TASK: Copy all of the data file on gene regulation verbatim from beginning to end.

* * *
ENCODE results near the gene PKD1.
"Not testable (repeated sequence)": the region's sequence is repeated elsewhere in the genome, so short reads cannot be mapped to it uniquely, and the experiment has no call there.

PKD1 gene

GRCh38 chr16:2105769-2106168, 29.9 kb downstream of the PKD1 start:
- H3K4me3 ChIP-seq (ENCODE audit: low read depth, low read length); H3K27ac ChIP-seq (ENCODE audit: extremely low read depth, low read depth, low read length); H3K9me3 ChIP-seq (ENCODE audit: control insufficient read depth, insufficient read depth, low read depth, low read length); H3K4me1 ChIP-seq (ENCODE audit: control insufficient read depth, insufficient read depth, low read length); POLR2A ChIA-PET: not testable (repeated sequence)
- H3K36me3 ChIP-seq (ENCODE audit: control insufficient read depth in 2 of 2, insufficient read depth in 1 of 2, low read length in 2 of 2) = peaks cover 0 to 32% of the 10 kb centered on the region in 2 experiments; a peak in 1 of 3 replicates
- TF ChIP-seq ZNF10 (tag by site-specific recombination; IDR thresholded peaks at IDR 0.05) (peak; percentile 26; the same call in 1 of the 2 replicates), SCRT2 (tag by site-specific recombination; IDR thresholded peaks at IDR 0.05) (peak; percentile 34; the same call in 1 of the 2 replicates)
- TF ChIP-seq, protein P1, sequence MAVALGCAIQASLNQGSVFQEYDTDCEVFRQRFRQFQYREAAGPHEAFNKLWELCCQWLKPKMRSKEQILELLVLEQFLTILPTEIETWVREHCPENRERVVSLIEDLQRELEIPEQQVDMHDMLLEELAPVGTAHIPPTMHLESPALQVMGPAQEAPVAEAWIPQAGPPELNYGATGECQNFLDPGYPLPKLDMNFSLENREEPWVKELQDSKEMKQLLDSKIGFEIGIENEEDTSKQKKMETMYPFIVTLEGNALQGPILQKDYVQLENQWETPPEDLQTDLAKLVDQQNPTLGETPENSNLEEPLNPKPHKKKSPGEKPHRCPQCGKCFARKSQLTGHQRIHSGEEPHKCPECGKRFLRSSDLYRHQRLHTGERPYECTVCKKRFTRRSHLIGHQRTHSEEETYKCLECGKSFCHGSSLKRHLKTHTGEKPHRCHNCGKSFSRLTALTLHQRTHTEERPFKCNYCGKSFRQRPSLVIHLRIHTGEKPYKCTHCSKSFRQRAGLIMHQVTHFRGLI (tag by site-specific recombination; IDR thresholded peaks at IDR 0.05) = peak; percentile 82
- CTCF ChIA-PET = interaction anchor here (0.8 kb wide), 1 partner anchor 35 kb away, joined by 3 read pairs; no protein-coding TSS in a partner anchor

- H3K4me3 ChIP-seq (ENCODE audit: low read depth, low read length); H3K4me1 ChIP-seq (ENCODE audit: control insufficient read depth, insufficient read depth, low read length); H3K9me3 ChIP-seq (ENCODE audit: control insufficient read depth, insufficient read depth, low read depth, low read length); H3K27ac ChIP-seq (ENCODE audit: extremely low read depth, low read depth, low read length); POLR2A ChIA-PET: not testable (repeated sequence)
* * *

ENCODE results near the gene PKD1.
"Not testable (repeated sequence)": the region's sequence is repeated elsewhere in the genome, so short reads cannot be mapped to it uniquely, and the experiment has no call there.

PKD1 gene

GRCh38 chr16:2105769-2106168, 29.9 kb downstream of the PKD1 start:
- H3K4me3 ChIP-seq (ENCODE audit: low read depth, low read length); H3K27ac ChIP-seq (ENCODE audit: extremely low read depth, low read depth, low read length); H3K9me3 ChIP-seq (ENCODE audit: control insufficient read depth, insufficient read depth, low read depth, low read length); H3K4me1 ChIP-seq (ENCODE audit: control insufficient read depth, insufficient read depth, low read length); POLR2A ChIA-PET: not testable (repeated sequence)
- H3K36me3 ChIP-seq (ENCODE audit: control insufficient read depth in 2 of 2, insufficient read depth in 1 of 2, low read length in 2 of 2) = peaks cover 0 to 32% of the 10 kb centered on the region in 2 experiments; a peak in 1 of 3 replicates
- TF ChIP-seq ZNF10 (tag by site-specific recombination; IDR thresholded peaks at IDR 0.05) (peak; percentile 26; the same call in 1 of the 2 replicates), SCRT2 (tag by site-specific recombination; IDR thresholded peaks at IDR 0.05) (peak; percentile 34; the same call in 1 of the 2 replicates)
- TF ChIP-seq, protein P1, sequence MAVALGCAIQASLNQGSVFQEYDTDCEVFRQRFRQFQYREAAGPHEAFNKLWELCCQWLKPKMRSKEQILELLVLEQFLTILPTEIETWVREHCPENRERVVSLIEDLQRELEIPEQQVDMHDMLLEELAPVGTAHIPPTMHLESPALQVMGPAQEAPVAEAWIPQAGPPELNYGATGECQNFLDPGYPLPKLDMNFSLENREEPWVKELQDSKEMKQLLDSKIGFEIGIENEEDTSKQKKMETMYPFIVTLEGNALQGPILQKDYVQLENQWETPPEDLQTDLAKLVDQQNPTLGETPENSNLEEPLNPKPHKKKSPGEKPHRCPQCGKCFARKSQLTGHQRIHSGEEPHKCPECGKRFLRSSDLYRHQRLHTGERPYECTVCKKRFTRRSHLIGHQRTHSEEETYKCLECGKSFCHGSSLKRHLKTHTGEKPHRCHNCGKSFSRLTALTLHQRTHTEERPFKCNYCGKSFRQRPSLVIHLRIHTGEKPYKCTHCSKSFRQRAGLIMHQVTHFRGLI (tag by site-specific recombination; IDR thresholded peaks at IDR 0.05) = peak; percentile 82
- CTCF ChIA-PET = interaction anchor here (0.8 kb wide), 1 partner anchor 35 kb away, joined by 3 read pairs; no protein-coding TSS in a partner anchor

- H3K4me3 ChIP-seq (ENCODE audit: low read depth, low read length); H3K4me1 ChIP-seq (ENCODE audit: control insufficient read depth, insufficient read depth, low read length); H3K9me3 ChIP-seq (ENCODE audit: control insufficient read depth, insufficient read depth, low read depth, low read length); H3K27ac ChIP-seq (ENCODE audit: extremely low read depth, low read depth, low read length); POLR2A ChIA-PET: not testable (repeated sequence)